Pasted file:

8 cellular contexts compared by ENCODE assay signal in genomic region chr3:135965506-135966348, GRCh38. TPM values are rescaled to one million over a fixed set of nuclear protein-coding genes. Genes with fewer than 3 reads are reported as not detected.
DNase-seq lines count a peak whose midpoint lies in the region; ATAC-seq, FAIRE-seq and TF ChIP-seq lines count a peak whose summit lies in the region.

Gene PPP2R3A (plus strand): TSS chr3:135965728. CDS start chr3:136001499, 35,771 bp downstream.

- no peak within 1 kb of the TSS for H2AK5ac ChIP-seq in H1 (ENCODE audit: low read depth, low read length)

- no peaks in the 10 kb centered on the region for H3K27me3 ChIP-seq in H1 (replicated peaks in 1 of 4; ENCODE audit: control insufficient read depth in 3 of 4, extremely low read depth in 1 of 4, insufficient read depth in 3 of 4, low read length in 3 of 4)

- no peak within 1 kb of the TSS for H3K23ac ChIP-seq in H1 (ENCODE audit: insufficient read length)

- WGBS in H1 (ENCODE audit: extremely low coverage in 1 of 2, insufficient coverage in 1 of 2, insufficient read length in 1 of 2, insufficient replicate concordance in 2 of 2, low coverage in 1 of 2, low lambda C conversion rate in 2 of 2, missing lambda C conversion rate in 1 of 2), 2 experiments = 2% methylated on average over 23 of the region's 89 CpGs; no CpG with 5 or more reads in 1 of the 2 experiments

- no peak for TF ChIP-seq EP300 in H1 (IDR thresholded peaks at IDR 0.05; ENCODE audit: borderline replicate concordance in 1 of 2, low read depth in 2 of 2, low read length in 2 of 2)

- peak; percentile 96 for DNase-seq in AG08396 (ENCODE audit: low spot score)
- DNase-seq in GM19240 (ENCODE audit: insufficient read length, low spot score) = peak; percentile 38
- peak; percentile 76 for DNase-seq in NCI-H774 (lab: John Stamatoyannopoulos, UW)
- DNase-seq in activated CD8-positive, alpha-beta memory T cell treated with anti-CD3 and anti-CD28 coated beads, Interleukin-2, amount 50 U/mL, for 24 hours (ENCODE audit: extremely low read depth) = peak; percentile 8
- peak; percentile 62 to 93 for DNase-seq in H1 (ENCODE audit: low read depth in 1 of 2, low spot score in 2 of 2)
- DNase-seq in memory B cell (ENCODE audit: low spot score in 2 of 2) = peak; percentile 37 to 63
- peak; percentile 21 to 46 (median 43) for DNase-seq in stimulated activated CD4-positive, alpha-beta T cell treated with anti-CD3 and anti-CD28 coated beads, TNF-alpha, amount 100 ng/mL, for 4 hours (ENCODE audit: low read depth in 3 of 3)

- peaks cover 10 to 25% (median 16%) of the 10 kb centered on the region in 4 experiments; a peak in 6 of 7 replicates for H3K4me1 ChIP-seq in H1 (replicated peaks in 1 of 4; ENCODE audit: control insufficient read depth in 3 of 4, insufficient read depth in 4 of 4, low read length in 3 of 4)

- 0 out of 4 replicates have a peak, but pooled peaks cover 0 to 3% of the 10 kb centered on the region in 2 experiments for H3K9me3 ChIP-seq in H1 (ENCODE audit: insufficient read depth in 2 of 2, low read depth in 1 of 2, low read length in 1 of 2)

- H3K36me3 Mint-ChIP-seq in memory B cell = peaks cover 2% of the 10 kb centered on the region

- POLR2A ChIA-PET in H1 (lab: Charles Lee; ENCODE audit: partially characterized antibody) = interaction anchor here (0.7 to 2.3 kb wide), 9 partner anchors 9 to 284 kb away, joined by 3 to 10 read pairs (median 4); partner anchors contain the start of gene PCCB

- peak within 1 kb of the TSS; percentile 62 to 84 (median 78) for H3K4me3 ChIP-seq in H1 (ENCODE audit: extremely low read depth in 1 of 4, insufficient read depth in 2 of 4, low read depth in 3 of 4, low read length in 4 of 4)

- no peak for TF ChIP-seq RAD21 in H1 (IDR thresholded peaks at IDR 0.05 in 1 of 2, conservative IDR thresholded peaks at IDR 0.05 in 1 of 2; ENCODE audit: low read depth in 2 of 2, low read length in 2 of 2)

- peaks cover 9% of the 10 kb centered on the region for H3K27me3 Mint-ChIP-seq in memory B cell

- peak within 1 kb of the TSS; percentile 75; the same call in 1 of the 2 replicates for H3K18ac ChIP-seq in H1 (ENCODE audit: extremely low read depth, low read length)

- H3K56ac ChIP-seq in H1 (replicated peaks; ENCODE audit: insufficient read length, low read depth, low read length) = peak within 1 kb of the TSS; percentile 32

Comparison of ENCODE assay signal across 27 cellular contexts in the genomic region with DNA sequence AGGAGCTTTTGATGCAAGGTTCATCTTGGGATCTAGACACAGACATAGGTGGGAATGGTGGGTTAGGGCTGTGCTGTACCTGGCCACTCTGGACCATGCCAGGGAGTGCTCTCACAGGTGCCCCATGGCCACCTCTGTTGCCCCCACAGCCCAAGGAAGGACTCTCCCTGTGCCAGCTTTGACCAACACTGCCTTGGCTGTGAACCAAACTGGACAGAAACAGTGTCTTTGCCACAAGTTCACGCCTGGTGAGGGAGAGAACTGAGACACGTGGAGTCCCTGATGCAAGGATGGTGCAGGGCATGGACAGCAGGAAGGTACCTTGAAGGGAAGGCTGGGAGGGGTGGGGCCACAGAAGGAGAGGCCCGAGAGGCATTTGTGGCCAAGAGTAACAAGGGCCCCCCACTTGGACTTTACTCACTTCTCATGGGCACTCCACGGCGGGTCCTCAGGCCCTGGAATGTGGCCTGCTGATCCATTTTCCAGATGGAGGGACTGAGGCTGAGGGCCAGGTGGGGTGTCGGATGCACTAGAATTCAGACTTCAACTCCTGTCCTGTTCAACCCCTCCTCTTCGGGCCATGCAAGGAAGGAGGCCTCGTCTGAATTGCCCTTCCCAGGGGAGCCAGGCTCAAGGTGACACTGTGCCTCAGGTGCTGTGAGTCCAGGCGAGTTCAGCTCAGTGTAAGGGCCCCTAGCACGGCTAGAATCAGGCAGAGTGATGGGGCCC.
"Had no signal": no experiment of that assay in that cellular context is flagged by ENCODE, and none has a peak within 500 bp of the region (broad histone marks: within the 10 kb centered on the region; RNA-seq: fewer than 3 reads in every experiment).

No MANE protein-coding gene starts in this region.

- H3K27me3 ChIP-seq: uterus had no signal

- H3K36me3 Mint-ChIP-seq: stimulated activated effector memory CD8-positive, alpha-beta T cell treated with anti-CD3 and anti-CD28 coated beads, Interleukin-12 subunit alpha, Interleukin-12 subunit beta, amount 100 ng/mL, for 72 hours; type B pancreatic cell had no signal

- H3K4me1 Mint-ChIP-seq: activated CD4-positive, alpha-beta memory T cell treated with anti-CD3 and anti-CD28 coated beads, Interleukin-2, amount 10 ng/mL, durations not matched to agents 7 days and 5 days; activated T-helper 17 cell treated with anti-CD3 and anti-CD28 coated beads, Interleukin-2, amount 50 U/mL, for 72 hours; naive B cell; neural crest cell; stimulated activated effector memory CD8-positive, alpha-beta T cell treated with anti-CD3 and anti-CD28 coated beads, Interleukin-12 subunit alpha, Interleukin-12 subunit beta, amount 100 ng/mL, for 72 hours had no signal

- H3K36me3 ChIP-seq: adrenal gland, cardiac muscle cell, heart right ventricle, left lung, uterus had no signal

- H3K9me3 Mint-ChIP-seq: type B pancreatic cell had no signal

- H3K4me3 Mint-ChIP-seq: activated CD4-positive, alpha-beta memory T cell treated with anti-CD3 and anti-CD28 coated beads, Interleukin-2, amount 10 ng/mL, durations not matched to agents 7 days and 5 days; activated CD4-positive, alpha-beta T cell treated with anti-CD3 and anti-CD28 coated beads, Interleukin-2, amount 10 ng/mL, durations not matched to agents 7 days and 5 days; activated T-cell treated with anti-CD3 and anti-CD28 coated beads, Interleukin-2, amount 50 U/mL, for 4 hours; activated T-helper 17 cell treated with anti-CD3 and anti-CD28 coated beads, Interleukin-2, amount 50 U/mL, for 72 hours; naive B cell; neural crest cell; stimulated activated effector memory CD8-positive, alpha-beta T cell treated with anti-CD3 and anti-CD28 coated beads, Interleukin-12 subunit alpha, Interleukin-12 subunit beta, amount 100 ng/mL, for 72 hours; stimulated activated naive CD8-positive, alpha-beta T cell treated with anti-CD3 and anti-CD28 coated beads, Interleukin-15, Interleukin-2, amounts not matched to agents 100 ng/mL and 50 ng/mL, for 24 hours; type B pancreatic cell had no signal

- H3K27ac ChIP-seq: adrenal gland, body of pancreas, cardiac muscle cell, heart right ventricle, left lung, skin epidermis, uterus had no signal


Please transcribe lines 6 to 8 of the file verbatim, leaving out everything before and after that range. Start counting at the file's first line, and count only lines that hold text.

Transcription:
- no peak within 1 kb of the TSS for H3K23ac ChIP-seq in H1 (ENCODE audit: insufficient read length)

- WGBS in H1 (ENCODE audit: extremely low coverage in 1 of 2, insufficient coverage in 1 of 2, insufficient read length in 1 of 2, insufficient replicate concordance in 2 of 2, low coverage in 1 of 2, low lambda C conversion rate in 2 of 2, missing lambda C conversion rate in 1 of 2), 2 experiments = 2% methylated on average over 23 of the region's 89 CpGs; no CpG with 5 or more reads in 1 of the 2 experiments

- no peak for TF ChIP-seq EP300 in H1 (IDR thresholded peaks at IDR 0.05; ENCODE audit: borderline replicate concordance in 1 of 2, low read depth in 2 of 2, low read length in 2 of 2)